Wells Fargo in $81.6M settlement over notices to bankrupts
The Department of Justice’s U.S. Trustee Program has entered into a national settlement agreement [8.52 MB PDF] with Wells Fargo Bank N.A. (Wells Fargo) requiring the bank to pay $81.6 million in remediation for its repeated failure to provide homeowners with legally required notices, thereby denying homeowners the opportunity to challenge the accuracy of mortgage payment increases. These failures violated federal bankruptcy rules that took effect in December 2011 and imposed more detailed disclosure requirements to ensure proper accounting of fees and charges on homeowners in bankruptcy.
Bankruptcy Rule 3002.1 requires a notice 21 days before adjusting a Chapter 13 debtor's monthly mortgage payment. Wells Fargo failed to timely file more than 100,000 payment change notices and failed to timely perform over 18,000 escrow analyses between December 1, 2011, and March 31, 2015.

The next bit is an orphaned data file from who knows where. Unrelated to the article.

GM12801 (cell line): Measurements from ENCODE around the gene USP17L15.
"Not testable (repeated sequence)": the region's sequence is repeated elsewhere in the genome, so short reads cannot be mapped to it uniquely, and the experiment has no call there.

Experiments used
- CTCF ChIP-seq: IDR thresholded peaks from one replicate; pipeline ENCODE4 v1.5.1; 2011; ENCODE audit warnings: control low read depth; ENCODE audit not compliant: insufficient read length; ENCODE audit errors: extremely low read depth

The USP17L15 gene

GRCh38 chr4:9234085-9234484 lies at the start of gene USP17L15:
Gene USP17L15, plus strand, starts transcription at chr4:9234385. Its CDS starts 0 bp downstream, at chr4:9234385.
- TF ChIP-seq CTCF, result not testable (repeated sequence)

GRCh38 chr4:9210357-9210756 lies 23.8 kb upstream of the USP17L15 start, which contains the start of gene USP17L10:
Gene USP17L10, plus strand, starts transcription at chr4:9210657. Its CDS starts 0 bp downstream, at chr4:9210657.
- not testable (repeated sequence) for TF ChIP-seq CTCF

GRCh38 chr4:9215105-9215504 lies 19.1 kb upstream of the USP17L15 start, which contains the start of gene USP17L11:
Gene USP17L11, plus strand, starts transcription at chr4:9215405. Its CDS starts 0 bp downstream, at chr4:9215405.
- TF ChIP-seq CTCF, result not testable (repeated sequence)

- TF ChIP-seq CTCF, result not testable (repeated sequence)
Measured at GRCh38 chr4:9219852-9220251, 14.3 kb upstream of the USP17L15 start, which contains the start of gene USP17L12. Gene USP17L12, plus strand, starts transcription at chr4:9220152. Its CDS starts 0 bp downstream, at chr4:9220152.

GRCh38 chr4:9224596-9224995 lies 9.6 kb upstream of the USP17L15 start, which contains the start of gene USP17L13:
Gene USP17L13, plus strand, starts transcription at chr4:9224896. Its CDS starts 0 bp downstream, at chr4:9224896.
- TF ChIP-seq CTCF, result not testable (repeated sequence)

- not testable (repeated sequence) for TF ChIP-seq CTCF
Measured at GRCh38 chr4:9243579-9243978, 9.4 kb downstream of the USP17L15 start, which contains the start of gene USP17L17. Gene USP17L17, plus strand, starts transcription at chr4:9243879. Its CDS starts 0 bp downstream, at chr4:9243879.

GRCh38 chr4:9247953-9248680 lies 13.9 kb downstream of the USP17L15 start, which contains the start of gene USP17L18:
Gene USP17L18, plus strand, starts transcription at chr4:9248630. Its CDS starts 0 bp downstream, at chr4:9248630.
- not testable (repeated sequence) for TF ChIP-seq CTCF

Under the settlement, Wells Fargo will pay
- $53.6 million to over 42,000 homeowners whose payments increased without the required Bankruptcy Rule notice. These payments will be credits to mortgage accounts.
- approximately $10 million in credits to homeowners' accounts at the end of their bankruptcy cases, if analysis shows the homeowners were not fully compensated in the initial crediting process.
- $1.5 million to homeowners who failed to receive notice of payment decreases and paid more than the amounts actually due.
- $1 million to about 2,400 homeowners who satisfied escrow shortages by making a lump sum payment, but whose monthly payments were not reduces to account for the lump sum payments.
- $4 million in cash refunds to homeowners who didn't receive timely escrow statements and whose escrow surpluses weren't refunded or credited toward the next year's escrow payments.
Wells Fargo has completed $3 million in remediation payments prior to the settlement.